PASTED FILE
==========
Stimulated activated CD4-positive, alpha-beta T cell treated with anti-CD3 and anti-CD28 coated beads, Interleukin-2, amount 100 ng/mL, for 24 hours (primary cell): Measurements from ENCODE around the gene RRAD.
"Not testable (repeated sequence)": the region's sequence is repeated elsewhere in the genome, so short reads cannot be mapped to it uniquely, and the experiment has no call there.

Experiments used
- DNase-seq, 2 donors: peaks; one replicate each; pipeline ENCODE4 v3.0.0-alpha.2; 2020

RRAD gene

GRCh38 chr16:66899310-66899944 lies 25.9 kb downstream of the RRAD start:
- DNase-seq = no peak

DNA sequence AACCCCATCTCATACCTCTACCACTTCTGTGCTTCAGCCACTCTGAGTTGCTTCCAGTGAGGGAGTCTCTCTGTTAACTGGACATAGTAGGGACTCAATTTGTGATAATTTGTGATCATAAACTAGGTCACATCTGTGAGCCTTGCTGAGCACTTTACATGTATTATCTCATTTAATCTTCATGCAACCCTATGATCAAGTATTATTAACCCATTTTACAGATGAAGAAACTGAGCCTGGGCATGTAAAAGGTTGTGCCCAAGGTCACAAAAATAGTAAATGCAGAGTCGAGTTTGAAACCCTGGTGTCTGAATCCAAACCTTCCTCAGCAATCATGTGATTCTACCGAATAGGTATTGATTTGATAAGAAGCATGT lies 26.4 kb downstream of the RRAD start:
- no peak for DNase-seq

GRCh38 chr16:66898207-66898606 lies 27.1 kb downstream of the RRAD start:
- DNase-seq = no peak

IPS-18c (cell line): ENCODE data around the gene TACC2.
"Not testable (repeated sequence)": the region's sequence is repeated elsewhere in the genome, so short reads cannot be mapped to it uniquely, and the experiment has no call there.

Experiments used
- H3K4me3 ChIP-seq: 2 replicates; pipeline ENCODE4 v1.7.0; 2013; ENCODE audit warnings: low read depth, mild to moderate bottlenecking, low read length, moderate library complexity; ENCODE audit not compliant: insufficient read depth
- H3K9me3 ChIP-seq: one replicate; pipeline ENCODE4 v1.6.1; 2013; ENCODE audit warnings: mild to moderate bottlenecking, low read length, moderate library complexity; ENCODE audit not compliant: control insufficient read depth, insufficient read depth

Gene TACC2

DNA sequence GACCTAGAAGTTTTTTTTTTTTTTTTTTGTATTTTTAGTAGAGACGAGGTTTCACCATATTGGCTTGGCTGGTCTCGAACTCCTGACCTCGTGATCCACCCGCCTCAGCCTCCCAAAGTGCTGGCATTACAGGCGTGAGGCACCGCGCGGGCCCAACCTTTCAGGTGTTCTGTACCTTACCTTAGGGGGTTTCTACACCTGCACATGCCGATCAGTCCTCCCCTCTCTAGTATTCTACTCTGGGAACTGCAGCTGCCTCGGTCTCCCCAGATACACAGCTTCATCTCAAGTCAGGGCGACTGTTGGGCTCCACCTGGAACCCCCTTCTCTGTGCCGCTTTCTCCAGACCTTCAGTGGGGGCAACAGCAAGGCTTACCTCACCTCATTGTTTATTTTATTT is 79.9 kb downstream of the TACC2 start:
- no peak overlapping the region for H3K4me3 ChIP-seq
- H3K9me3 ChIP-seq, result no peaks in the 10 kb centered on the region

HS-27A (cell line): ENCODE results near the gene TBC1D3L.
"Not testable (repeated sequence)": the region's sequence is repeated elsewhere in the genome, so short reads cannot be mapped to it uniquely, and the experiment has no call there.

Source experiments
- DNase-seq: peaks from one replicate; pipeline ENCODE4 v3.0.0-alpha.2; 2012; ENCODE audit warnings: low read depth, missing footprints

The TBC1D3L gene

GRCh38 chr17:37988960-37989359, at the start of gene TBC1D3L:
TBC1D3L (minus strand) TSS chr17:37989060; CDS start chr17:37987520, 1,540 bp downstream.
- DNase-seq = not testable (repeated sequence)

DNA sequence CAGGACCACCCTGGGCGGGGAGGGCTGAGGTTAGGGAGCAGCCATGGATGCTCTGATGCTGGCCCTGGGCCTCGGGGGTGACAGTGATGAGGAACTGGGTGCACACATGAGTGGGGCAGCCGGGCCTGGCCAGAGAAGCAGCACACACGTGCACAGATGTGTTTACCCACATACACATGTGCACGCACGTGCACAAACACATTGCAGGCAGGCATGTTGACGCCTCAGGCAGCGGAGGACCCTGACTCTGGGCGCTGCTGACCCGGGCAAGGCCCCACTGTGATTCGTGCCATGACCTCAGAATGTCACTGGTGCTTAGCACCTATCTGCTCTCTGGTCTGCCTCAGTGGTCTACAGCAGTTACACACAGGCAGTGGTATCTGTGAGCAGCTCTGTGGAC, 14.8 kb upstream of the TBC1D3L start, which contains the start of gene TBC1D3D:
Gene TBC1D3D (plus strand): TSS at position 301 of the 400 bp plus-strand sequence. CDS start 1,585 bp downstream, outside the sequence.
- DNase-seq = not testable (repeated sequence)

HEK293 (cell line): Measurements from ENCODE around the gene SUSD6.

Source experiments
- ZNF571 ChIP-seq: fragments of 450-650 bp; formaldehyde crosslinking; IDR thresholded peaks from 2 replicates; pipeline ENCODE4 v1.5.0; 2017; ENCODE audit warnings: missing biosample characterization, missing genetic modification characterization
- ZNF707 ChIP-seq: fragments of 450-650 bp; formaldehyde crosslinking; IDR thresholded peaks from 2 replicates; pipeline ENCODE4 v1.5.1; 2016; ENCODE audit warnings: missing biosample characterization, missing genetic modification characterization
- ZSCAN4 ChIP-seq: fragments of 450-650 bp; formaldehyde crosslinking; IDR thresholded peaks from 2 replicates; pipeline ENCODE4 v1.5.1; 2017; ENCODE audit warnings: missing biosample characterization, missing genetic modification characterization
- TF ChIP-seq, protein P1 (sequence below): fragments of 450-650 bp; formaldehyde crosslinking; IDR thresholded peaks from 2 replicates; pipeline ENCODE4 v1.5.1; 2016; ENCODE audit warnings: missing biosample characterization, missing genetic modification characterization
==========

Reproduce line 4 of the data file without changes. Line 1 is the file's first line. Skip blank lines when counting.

- DNase-seq, 2 donors: peaks; one replicate each; pipeline ENCODE4 v3.0.0-alpha.2; 2020